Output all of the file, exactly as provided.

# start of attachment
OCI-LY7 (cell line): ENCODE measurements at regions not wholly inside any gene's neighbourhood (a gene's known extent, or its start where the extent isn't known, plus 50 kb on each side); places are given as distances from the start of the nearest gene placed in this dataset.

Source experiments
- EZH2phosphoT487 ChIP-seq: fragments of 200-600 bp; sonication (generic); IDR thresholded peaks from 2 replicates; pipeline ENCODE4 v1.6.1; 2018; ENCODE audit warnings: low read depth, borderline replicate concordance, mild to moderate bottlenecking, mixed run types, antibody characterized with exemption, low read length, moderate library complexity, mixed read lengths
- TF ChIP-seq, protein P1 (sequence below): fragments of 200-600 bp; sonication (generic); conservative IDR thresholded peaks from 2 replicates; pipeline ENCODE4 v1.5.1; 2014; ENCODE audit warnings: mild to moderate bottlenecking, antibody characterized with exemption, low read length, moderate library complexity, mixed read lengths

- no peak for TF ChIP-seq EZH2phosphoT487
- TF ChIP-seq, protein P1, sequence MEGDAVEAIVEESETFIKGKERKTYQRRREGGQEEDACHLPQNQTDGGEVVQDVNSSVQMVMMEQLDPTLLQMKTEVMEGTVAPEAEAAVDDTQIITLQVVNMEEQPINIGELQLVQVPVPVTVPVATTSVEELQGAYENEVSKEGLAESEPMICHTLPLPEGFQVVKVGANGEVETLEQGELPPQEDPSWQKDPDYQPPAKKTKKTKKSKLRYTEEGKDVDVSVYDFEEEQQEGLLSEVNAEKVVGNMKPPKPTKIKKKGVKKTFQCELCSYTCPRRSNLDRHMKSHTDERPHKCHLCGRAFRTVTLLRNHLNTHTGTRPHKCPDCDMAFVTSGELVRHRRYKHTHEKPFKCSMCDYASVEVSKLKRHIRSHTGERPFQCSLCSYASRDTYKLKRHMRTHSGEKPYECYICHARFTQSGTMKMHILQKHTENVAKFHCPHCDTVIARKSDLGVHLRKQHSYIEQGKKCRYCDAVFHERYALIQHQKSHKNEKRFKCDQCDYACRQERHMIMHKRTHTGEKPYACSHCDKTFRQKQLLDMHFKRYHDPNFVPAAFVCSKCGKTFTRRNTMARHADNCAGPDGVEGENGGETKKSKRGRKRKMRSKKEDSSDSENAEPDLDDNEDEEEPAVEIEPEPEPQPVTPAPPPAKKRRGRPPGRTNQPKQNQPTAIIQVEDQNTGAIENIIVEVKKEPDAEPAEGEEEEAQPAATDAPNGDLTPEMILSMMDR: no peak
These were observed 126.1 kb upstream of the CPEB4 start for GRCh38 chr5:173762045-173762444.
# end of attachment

OCI-LY7 (cell line): ENCODE measurements at regions not wholly inside any gene's neighbourhood (a gene's known extent, or its start where the extent isn't known, plus 50 kb on each side); places are given as distances from the start of the nearest gene placed in this dataset.

Source experiments
- EZH2phosphoT487 ChIP-seq: fragments of 200-600 bp; sonication (generic); IDR thresholded peaks from 2 replicates; pipeline ENCODE4 v1.6.1; 2018; ENCODE audit warnings: low read depth, borderline replicate concordance, mild to moderate bottlenecking, mixed run types, antibody characterized with exemption, low read length, moderate library complexity, mixed read lengths
- TF ChIP-seq, protein P1 (sequence below): fragments of 200-600 bp; sonication (generic); conservative IDR thresholded peaks from 2 replicates; pipeline ENCODE4 v1.5.1; 2014; ENCODE audit warnings: mild to moderate bottlenecking, antibody characterized with exemption, low read length, moderate library complexity, mixed read lengths

- no peak for TF ChIP-seq EZH2phosphoT487
- TF ChIP-seq, protein P1, sequence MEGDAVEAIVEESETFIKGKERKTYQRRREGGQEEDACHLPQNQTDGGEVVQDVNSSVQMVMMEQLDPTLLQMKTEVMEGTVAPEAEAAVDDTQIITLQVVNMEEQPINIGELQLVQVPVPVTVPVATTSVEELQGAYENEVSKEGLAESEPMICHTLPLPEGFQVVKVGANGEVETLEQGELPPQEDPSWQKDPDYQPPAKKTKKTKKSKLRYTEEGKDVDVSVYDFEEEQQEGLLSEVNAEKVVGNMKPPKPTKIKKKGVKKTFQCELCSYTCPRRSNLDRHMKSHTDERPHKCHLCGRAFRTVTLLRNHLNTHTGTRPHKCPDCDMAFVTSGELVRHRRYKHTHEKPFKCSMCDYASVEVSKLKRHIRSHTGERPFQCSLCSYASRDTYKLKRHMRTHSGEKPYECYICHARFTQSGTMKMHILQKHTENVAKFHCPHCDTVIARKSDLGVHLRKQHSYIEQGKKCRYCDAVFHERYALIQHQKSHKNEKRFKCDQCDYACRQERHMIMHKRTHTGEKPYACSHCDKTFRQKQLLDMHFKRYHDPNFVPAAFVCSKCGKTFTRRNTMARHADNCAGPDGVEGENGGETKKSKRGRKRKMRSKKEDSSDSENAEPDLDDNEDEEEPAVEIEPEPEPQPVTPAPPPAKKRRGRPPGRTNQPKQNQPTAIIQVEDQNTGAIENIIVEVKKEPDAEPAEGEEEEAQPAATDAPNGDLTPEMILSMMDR: no peak
These were observed 126.1 kb upstream of the CPEB4 start for GRCh38 chr5:173762045-173762444.